Inked

I don’t understand the allure of tattoos.  Why desecrate one’s body?  Our bodies are a miracle held together by the largest organ, skin.  Best to stay natural.  But tattoos are common now, so I try to keep an open mind.

face-tattoo
mugshot

Except when someone posts a picture of a guy with all sorts of lines tattooed on his face, with a story about how he can’t get a job. Right.  (Google facial tattoos and prepare to be shocked.)

On the other hand, I started noticing other peoples’ eyebrows––mainly that other people have brows.  Mine seemed to be disappearing.  Then ads for permanent makeup jumped off magazine pages toward me.

Perhaps it was age, perhaps a chicken pox scar from when I was seven, but for whatever reason, my brows had become sparse.  Oh yes, of course I could use a pencil, but it’s difficult to color within the lines when the lines are missing.

Recently, when entering a restaurant with a [very conservative] friend, I noticed the hostess’s eyebrows were solid black paint.  I couldn’t see a hair.  And when I commented on that, I learned that my friend had her brows tattooed years ago.   “The color fades,” she said. “They use vegetable dyes.”  I had no idea.

I called a nearby spa with good reviews, and went in for a consult.  It’s a small place, two rooms dedicated to various sorts of beautification.  I liked the artist – conservative, cautious, very informative about what to expect.  So I did it––I got inked––on Tuesday.  Only for new eyebrows, you understand.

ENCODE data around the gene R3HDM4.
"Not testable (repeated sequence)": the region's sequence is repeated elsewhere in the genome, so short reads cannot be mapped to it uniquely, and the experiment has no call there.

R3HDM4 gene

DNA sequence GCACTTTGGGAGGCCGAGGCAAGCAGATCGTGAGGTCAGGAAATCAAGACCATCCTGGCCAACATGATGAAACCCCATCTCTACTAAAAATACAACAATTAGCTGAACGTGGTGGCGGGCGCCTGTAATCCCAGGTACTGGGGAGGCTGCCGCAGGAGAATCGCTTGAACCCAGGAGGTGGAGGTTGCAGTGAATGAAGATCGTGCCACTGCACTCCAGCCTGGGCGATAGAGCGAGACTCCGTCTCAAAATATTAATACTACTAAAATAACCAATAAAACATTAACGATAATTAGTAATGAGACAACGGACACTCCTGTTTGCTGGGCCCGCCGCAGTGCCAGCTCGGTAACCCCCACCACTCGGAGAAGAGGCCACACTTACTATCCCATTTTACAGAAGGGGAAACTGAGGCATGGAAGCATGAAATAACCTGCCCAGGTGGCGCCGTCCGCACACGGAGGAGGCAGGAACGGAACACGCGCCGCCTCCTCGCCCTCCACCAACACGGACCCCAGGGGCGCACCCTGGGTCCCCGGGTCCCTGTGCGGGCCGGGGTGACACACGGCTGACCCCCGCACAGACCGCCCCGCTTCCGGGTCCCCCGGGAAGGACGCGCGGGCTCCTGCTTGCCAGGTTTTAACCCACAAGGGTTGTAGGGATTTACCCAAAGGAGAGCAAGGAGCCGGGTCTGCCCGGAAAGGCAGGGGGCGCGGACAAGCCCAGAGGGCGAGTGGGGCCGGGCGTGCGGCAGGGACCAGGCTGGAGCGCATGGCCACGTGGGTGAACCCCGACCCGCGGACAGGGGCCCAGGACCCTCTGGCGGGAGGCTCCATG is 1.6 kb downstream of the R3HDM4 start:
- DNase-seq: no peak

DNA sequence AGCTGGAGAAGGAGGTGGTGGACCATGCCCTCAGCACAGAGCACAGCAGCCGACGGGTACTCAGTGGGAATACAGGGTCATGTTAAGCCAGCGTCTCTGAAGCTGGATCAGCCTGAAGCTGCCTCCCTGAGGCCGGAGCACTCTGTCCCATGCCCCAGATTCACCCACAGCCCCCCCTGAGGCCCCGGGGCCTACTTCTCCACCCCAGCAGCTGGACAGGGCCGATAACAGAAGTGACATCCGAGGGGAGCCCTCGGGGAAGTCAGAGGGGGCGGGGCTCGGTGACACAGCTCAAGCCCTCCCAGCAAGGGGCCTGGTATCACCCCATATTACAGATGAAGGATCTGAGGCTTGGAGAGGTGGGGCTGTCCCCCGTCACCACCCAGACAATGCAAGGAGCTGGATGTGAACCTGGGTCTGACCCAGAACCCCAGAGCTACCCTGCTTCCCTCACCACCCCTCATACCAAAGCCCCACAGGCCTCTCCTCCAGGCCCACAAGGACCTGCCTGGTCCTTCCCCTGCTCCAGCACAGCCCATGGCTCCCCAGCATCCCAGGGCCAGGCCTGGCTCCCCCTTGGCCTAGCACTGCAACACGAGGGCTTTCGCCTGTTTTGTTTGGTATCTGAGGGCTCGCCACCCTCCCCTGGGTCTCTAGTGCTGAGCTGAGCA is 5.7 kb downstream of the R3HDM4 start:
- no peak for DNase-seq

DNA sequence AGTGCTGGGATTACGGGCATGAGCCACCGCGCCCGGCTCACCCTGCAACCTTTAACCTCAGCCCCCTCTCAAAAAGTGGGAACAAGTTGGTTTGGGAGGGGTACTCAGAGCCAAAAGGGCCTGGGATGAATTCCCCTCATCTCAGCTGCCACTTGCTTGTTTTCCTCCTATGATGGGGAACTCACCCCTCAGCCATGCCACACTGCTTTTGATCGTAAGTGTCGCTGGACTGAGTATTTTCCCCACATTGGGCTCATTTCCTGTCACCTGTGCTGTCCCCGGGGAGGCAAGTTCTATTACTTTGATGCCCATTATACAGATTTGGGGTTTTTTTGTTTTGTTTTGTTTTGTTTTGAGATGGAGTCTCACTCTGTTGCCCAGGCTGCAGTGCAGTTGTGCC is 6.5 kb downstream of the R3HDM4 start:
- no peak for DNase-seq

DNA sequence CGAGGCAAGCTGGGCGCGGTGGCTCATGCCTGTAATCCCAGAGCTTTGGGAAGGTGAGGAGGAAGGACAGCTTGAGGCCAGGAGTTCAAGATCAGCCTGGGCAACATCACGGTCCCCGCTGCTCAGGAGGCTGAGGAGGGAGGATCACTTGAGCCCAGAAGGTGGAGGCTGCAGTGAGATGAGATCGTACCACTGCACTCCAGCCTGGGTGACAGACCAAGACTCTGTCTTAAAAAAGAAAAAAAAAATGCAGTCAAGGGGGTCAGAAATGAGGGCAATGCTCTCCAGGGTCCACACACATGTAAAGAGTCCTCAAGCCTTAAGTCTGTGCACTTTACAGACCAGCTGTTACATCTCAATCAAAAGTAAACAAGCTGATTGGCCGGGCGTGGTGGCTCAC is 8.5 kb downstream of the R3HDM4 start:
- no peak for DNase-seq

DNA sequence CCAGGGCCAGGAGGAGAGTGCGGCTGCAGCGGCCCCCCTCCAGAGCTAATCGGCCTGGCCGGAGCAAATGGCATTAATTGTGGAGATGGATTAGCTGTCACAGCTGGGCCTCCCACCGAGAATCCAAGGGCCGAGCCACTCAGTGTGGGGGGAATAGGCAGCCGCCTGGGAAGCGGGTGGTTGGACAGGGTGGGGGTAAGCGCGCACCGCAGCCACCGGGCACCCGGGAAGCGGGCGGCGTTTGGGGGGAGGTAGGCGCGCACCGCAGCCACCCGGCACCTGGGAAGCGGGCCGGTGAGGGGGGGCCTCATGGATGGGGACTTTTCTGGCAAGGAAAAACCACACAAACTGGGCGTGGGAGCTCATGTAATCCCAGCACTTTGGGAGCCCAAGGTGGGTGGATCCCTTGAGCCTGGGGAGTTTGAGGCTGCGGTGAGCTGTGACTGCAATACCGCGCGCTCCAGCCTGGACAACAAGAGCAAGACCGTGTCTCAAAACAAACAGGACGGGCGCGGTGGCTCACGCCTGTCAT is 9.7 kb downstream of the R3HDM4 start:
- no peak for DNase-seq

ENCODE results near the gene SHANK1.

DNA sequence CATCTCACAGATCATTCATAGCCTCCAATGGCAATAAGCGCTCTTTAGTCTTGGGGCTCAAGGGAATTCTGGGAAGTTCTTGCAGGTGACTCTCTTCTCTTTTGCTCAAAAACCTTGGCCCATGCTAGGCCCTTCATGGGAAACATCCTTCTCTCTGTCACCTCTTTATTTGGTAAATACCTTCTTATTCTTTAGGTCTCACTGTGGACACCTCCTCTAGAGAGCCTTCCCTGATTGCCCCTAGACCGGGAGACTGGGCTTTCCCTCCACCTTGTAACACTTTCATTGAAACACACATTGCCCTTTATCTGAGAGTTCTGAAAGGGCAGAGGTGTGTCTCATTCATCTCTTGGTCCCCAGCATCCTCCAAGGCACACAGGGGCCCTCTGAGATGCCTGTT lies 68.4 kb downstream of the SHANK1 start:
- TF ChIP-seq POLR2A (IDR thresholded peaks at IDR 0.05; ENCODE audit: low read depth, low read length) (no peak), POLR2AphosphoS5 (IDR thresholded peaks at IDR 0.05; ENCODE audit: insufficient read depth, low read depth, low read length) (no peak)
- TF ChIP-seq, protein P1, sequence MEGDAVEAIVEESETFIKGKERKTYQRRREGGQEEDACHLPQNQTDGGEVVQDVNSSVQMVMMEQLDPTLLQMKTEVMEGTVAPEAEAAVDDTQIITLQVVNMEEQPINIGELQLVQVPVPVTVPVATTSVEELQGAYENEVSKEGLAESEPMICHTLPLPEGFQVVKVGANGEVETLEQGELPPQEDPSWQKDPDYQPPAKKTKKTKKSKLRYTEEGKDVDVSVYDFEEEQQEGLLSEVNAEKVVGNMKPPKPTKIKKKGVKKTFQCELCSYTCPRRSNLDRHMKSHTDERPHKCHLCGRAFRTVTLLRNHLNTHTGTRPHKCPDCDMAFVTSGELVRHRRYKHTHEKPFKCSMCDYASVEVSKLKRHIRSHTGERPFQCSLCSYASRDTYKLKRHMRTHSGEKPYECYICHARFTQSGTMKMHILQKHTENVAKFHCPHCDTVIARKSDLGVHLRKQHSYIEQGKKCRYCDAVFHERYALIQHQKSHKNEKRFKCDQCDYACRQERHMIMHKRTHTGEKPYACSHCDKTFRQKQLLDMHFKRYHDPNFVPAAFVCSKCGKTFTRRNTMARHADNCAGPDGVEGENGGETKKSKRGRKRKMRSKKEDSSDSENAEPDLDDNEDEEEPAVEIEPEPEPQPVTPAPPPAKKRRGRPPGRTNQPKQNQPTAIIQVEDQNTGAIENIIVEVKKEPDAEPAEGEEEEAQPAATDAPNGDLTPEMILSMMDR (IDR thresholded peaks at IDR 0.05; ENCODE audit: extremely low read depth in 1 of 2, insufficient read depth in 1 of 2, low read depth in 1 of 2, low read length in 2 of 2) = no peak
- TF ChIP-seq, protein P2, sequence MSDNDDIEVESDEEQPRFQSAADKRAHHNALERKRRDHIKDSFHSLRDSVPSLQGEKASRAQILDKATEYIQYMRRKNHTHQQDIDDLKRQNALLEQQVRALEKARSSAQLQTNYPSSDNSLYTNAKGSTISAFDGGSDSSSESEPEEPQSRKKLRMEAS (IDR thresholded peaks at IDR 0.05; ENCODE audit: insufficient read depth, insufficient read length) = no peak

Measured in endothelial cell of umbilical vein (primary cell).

She warned me, “The color will look too dark. Don’t be alarmed. It will peel and fade to the right color. It might look blotchy for a while.”

Back at home, I look in the mirror.  Wow, it’s dark.  When my husband walks in, I warn him because I don’t want him to be startled. (I don’t know why, though, he doesn’t pay attention to how I look anyhow, and never would say anything negative.)

Wednesday, one day later.  I spend the whole day getting used to my new look.  I think the color goes a little too far down at the tail ends.

Thursday.  My neighbor seems to like it, but then again she is thirty years younger than I am.  She says that now my “eyes pop.”  I’m starting to like it.  The ends might be OK too.

Friday.  We go to Camden Center dancing in the afternoon, like we do every Friday.  No one says anything.  Even though I’m wearing a casual T-shirt and capris, I feel prettier than usual.  It must be the brows.

Saturday.  Big chunks of brown are falling off and my eyebrows look fringe-y.  The tattooer was right about the blotchy.  I don’t feel pretty and I’m glad we’re not dancing today.

A day or two later, when all the excess color peels off, the brows are good.  Even I can hardly tell that I had anything done.  I buy a new dark pencil for those occasions I might want to glam up, until I go back to the spa for a touch-up in six weeks.

Now I have nice brows that no one notices.  I think I did the right thing.

No, I don’t have a picture.  Take my word for it, and pay attention the next time you see me.

 

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